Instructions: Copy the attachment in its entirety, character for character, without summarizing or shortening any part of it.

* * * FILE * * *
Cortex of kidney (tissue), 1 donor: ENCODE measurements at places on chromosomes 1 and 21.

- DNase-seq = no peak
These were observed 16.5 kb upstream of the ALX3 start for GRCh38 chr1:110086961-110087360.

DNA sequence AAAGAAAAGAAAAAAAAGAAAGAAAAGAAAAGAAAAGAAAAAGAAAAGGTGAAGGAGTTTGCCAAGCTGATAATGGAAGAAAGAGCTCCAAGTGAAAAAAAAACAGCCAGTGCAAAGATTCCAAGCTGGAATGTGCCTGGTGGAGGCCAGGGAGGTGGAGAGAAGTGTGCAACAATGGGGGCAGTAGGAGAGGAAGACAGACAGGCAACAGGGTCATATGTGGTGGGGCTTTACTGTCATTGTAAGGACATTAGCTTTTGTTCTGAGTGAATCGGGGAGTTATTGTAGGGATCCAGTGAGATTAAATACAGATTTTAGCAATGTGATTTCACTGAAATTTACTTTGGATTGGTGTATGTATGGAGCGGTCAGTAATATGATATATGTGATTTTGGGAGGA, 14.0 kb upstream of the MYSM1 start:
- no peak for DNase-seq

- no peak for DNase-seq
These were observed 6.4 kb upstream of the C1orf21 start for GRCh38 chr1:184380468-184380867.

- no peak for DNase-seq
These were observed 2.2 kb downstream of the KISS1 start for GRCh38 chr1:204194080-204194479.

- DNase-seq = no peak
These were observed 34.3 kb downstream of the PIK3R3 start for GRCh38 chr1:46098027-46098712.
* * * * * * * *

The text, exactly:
Cortex of kidney (tissue), 1 donor: ENCODE measurements at places on chromosomes 1 and 21.

- DNase-seq = no peak
These were observed 16.5 kb upstream of the ALX3 start for GRCh38 chr1:110086961-110087360.

DNA sequence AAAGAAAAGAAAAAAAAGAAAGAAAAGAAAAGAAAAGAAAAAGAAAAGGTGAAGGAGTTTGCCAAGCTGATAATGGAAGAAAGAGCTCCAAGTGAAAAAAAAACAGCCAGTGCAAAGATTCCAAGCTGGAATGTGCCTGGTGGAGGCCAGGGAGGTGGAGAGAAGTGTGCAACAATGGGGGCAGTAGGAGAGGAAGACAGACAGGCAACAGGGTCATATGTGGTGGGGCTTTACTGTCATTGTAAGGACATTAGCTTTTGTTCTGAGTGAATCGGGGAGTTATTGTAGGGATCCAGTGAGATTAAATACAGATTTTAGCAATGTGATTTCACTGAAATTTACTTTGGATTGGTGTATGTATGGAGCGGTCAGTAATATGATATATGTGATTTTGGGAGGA, 14.0 kb upstream of the MYSM1 start:
- no peak for DNase-seq

- no peak for DNase-seq
These were observed 6.4 kb upstream of the C1orf21 start for GRCh38 chr1:184380468-184380867.

- no peak for DNase-seq
These were observed 2.2 kb downstream of the KISS1 start for GRCh38 chr1:204194080-204194479.

- DNase-seq = no peak
These were observed 34.3 kb downstream of the PIK3R3 start for GRCh38 chr1:46098027-46098712.